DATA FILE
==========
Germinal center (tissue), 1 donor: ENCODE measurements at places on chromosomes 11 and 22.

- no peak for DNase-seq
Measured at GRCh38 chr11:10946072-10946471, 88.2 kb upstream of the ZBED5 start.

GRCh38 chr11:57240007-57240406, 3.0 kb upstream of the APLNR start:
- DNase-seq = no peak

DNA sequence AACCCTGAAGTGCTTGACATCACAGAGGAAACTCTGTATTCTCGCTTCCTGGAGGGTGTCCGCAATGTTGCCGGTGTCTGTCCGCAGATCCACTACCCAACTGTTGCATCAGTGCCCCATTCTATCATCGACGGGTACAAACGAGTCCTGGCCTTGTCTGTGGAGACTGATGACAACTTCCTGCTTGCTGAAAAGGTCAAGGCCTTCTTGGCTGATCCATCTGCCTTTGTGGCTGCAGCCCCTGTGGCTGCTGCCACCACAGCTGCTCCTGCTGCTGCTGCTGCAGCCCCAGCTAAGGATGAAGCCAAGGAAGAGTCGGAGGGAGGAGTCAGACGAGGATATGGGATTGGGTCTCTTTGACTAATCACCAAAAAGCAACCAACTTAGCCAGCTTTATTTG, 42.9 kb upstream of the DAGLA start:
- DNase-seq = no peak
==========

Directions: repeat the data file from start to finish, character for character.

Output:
Germinal center (tissue), 1 donor: ENCODE measurements at places on chromosomes 11 and 22.

- no peak for DNase-seq
Measured at GRCh38 chr11:10946072-10946471, 88.2 kb upstream of the ZBED5 start.

GRCh38 chr11:57240007-57240406, 3.0 kb upstream of the APLNR start:
- DNase-seq = no peak

DNA sequence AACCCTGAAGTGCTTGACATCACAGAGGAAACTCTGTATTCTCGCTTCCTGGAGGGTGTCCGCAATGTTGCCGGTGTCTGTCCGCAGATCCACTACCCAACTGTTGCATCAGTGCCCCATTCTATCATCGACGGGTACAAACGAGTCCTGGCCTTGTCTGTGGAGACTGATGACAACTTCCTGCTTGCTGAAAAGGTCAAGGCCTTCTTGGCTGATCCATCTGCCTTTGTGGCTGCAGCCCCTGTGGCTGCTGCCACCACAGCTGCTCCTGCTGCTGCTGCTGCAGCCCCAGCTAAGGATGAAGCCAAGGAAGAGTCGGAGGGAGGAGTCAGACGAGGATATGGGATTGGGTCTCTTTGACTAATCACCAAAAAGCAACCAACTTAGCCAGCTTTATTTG, 42.9 kb upstream of the DAGLA start:
- DNase-seq = no peak